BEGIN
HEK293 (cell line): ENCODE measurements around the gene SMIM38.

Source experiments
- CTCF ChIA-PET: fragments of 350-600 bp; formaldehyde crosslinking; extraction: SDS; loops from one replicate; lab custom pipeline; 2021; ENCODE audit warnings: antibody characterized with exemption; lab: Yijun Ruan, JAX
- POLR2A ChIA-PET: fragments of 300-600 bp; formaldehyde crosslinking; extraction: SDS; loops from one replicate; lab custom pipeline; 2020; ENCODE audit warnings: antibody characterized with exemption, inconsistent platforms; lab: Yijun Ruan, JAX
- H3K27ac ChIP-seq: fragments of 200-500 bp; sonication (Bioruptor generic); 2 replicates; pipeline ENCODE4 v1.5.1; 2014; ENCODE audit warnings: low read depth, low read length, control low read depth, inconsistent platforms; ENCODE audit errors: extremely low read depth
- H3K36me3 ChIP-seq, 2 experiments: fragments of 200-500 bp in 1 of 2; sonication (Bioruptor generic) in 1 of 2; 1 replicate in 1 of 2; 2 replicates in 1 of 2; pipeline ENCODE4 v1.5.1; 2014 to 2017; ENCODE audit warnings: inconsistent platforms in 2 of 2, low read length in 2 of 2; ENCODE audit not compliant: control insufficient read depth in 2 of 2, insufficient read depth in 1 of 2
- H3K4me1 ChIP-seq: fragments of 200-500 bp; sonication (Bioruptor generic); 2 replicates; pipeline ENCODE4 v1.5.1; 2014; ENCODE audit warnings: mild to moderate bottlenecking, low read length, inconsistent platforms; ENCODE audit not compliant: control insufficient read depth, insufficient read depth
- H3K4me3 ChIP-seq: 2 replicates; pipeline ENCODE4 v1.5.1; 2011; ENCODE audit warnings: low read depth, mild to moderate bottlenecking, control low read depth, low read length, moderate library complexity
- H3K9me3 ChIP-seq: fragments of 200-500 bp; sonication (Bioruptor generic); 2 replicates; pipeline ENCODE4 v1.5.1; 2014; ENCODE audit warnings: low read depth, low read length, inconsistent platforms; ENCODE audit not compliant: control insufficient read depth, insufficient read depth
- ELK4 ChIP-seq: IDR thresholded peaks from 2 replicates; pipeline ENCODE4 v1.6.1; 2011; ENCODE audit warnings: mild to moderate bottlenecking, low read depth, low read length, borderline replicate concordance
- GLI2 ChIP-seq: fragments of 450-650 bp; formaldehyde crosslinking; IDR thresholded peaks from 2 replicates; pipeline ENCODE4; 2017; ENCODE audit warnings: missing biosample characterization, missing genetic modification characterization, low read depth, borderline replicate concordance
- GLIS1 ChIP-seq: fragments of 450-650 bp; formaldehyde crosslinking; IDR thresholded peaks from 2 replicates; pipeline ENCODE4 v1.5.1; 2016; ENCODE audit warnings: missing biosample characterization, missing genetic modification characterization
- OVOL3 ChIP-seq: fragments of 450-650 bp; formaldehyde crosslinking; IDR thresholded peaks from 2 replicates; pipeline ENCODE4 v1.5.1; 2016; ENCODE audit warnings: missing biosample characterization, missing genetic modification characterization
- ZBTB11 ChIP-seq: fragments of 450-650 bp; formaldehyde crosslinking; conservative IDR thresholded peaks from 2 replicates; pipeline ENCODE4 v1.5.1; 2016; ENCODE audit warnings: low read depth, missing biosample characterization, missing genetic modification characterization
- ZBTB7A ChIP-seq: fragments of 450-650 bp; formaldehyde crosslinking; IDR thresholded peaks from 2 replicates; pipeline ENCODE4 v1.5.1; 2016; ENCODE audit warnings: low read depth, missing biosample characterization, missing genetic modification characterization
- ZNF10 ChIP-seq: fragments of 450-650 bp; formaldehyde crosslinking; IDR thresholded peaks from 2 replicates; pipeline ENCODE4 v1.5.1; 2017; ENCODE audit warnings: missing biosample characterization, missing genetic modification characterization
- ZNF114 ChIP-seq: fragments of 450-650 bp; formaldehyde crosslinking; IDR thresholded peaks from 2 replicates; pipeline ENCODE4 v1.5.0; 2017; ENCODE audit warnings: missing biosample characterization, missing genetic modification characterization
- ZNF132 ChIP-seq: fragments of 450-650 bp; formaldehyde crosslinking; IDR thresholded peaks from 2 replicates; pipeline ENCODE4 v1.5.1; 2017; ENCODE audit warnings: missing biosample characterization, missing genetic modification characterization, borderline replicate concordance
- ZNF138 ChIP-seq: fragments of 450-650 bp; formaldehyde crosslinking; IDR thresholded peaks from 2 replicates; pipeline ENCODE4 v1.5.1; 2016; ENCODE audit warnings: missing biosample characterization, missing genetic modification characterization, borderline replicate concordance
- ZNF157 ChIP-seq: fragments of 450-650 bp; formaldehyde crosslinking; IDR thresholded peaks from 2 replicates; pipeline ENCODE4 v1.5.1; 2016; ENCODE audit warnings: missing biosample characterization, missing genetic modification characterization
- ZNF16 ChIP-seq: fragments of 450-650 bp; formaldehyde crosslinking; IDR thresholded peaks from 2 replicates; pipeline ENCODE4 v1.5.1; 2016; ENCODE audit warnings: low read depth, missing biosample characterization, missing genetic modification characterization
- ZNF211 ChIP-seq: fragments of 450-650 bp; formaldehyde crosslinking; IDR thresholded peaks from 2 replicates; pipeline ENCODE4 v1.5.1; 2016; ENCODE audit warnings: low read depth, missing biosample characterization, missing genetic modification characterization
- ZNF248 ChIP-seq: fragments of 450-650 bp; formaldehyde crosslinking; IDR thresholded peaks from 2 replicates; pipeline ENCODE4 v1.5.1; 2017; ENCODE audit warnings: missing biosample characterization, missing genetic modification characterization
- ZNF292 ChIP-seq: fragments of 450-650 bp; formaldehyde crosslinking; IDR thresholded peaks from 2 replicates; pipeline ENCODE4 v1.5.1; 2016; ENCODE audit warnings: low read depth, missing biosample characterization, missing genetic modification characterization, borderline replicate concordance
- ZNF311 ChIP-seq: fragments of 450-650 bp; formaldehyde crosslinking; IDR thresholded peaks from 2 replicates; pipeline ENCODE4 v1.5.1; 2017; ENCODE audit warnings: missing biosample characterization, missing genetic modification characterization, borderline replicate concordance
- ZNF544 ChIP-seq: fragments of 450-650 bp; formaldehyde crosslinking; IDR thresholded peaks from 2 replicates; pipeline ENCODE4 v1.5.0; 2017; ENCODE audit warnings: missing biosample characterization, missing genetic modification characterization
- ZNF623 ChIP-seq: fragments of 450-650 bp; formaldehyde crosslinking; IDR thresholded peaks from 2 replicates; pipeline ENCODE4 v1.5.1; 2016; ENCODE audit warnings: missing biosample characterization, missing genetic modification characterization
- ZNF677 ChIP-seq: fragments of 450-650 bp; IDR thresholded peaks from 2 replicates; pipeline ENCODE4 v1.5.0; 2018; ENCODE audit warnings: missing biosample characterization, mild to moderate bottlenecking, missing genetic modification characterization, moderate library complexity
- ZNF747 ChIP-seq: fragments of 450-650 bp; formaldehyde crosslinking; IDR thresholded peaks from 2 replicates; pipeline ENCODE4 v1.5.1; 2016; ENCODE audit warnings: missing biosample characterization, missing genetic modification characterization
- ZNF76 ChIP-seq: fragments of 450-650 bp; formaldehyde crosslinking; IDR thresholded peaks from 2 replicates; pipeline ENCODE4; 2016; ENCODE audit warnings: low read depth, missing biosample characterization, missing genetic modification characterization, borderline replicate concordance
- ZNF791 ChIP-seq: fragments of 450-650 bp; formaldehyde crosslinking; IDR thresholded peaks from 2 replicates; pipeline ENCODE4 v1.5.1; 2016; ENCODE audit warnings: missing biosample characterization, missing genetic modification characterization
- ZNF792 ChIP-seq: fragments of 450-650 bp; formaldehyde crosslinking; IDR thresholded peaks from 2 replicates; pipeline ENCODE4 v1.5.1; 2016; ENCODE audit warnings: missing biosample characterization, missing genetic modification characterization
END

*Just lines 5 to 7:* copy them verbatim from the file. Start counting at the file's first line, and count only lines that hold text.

- H3K27ac ChIP-seq: fragments of 200-500 bp; sonication (Bioruptor generic); 2 replicates; pipeline ENCODE4 v1.5.1; 2014; ENCODE audit warnings: low read depth, low read length, control low read depth, inconsistent platforms; ENCODE audit errors: extremely low read depth
- H3K36me3 ChIP-seq, 2 experiments: fragments of 200-500 bp in 1 of 2; sonication (Bioruptor generic) in 1 of 2; 1 replicate in 1 of 2; 2 replicates in 1 of 2; pipeline ENCODE4 v1.5.1; 2014 to 2017; ENCODE audit warnings: inconsistent platforms in 2 of 2, low read length in 2 of 2; ENCODE audit not compliant: control insufficient read depth in 2 of 2, insufficient read depth in 1 of 2
- H3K4me1 ChIP-seq: fragments of 200-500 bp; sonication (Bioruptor generic); 2 replicates; pipeline ENCODE4 v1.5.1; 2014; ENCODE audit warnings: mild to moderate bottlenecking, low read length, inconsistent platforms; ENCODE audit not compliant: control insufficient read depth, insufficient read depth